Costs of the transaction

This has been repeatedly suggested to be clarified from the beginning but often forgotten. To avoid this, you should write a checklist of what you need to ask the real estate agent because this assures that you are able to ask possible questions. It is always rewarding if everything has been clarified for proper planning.

Keep all documents and receipts of your payments

Keep all documents, receipts, warranties and original invoices that you had in acquiring the property. They are needed as proof that you have successfully paid the house in full.


Interview With John Osborne

johnJohn Osborne is one our favorites here at Nasty Little Press. His debut collection Most People Aren’t That Happy, Anyway is available from our shop.

We also love his prose stories. The New Blur Album was on Radio 4 last night. You can listen again on iplayer.

This week we will be publishing his previous story – On The Beach – as a free PDF ebook, featuring illustrations from Katie Pope. Check back here on Wednesday to download your copy.

In the meantime, we asked John about his work and the new projects he has coming up.

1. Tell us a little about the origins of this piece.

On The Beach was a show I wrote for the 2013 Edinburgh festival. It’s about walking across the beach on my lunch break one afternoon on a sunny day in Weymouth. An hour long show about that hour long lunch break – the imaged stories of all the people I walked past; the family playing cricket, the old couple snoozing, the kids at the rockpools. It seemed like the people I was walking past could tell the story of the history of the British seaside, the reasons why it’s a special place to be but also the dark, unnerving mystery of the British seaside.

I took the show on a seaside tour in 2014, stopping off at theatres in places like Brighton, Margate and Hastings. I’m really proud of the show and thought this would be a good keepsake from it, a free download for people to hopefully read and think about the beach. Katie Pope, an ace illustrator, has done some pictures for it. She’s like Martin Parr meets LS Lowry and I’ve wanted to be able to work on something with her for ages.

2. What is it about seasides that fascinates you?

It’s the simplicity. I was on the train to Great Yarmouth recently and the kids who got on the train at Norwich with their mum were so excited. It’s easy to believe we are a nation who sit at home playing Playstation and watching telly eating junkfood but when you are at the seaside people leave all that behind. I genuinely think people leave their problems behind at the seaside. It’s a good place to go to recharge, to forget about things. All that fresh air and sea breeze is good for you I think. I hope that people will read On The Beach and decide to take a trip to the seaside- either to the seaside closest to them, or their favourite seaside, or somewhere they’ve never been before. It’s somewhere you can go to contemplate, and realise that life can be slowed down a little.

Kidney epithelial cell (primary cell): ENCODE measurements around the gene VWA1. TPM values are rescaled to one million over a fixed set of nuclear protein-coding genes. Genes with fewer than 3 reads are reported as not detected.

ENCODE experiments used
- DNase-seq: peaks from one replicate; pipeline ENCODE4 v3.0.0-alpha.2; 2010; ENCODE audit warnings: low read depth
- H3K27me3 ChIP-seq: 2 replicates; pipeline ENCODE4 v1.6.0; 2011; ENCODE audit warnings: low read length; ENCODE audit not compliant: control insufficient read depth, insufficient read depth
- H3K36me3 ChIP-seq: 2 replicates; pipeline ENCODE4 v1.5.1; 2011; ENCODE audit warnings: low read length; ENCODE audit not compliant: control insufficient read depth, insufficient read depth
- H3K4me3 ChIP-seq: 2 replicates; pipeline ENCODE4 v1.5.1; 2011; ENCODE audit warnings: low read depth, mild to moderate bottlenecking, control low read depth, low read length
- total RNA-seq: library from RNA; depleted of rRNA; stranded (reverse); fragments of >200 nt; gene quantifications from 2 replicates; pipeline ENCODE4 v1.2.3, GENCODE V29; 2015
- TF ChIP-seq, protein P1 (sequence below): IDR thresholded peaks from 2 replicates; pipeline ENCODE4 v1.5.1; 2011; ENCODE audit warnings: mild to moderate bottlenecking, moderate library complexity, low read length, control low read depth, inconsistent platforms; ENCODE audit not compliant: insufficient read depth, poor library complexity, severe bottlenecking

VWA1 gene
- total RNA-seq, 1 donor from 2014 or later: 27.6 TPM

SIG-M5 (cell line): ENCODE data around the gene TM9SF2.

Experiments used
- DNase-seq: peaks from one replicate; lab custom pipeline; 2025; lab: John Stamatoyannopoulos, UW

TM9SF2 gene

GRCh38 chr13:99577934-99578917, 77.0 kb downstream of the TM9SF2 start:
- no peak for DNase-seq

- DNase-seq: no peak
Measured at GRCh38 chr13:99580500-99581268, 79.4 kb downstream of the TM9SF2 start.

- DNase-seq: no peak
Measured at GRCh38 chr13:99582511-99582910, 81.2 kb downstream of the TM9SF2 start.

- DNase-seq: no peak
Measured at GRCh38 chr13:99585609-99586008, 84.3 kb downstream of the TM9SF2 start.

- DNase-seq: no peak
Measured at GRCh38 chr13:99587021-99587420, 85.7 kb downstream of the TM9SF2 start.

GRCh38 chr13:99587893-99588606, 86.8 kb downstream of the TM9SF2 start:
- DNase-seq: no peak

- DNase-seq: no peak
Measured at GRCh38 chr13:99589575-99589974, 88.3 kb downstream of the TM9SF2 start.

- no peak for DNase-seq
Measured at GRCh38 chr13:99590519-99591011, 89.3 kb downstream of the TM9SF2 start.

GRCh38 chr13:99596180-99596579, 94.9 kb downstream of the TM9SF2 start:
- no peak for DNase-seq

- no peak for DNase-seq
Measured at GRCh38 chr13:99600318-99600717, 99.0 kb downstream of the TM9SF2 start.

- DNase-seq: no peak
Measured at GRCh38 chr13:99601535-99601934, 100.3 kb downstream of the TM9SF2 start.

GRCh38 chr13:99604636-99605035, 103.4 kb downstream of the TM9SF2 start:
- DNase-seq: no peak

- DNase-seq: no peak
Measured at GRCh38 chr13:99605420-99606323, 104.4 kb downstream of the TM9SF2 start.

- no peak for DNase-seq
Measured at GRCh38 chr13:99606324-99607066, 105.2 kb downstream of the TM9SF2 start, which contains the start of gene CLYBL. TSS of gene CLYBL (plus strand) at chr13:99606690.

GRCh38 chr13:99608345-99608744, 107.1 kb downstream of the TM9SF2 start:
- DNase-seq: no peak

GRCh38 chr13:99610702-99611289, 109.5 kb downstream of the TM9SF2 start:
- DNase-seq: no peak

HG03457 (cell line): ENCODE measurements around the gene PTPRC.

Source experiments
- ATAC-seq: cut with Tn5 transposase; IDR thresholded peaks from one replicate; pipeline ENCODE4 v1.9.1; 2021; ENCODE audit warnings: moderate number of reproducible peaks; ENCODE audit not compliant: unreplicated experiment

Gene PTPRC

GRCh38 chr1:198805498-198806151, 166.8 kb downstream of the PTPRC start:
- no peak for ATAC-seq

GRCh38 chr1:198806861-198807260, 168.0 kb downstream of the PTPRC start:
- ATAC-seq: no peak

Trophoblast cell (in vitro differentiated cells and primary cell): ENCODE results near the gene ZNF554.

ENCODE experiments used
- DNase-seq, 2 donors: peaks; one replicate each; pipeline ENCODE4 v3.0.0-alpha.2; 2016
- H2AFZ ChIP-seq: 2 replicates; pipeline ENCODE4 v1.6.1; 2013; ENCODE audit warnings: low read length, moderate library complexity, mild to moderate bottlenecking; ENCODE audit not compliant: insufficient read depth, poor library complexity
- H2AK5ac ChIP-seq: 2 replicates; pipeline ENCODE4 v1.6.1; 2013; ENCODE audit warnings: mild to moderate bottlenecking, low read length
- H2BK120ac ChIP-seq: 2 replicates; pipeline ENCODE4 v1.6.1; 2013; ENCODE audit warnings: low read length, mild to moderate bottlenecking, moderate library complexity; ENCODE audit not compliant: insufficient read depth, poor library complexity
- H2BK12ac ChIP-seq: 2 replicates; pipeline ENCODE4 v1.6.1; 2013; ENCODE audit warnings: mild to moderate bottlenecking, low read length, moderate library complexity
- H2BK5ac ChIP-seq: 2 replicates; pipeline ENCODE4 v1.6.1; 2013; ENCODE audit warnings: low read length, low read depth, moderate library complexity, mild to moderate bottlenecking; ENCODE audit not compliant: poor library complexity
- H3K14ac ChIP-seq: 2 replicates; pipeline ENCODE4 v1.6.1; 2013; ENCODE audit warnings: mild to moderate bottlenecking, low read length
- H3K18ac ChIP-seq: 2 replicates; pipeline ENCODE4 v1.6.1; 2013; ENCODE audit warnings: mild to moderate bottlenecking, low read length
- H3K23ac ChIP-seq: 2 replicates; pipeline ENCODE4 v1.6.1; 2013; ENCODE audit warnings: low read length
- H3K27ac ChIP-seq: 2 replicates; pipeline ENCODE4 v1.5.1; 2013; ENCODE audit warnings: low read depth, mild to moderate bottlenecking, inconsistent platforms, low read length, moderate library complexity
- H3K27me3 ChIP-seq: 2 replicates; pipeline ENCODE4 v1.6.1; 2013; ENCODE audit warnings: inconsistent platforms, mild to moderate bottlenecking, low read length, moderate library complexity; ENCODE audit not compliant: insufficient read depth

3. Is this your poetry voice or your non-fiction prose voice? Do you see much of a difference between the two?

I would say it’s my poetry voice because it’s all imagined. There are no real facts in On The Beach – you don’t really learn anything. It’s not journalism. I guess the difference between writing poetry and non-fiction is that you write poetry to make people feel something and non-fiction to make people learn something. I didn’t want people to walk away from the show thinking ‘I’ve learnt loads about the seaside’ I wanted people to reconnect with their own memories and feel like they’ve entered an imaginary seaside world within the hour of the show.

4. You’ve written a sitcom with Molly Naylor? That’s exciting, which do you prefer: prose, poetry, scripts? Why?

I love writing scripts. I hadn’t expected to enjoy it as much as I have done. I feel an element of control over them that’s quite unusual in my writing. Normally I’m slightly vague and unsure but there’s something about putting things into scripts that is quite exciting to me. I’d never written a script before Molly and I wrote the first draft of episode 1 of After Hours. Molly had to show me which software to download and give me a lesson in how to format scripts and how it should lay out on the page. She has an MA in screenwriting so I basically nicked all her Scriptwriting Masters knowledge for free. If you look at my attempts at those early scripts though they are embarrassing, it took me a long time to work out how scripts should look on the page.

Prose writing never came as easily as poetry or scriptwriting. Even when I was at school doing exams when everyone else had their hands up asking for more sheets of A4 I hadn’t even turned my page over. I guess I don’t really have that much to say and you can disguise that in poetry and scriptwriting, where brevity is essential, but in prose there is a need to be constantly aware of your word count.

Writing poems is something special. I’m working on a new collection at the moment and it’s the most I’ve enjoyed writing poems in a long time. I feel it’s been a long time since I’ve had things I want to put down on paper. If I have a day off from writing I’ll still work on poems. I don’t see them as work at all. The exciting thing is I plan to keep on doing all three. You don’t have to choose one and stick with it. Poetry has taught me how to be a better scriptwriter and a better prose writer because of the importance of cadence and rhythm and always pinpointing the correct choice of word to use. I think if I’d never tried to get good at poetry I wouldn’t have had a chance at writing books or screenplays. But we don’t want people to watch After Hours and think ‘well this is clearly written by two poets.’ We want it to be accessible to as many people as possible.

5. Your new radio play – The New Blur Album – debuts on BBC Radio 4 soon – what can we expect?

The New Blur Album is a story recounting where you were the day each new Blur album was released. It started off as a title for my second Nasty Little Press pamphlet, for no other reason than it was a funny title. But a couple of times I was asked why it was called The New Blur Album and it didn’t feel right to just say ‘cos it’s funny’ so I started to pretend it was something a bit more worthy and had more substance. I started to say it’s because I’d grown up with Blur and could remember where I was each time I listened to their new album. I started to think maybe there was a story I could write about growing up with Blur as a constant backdrop.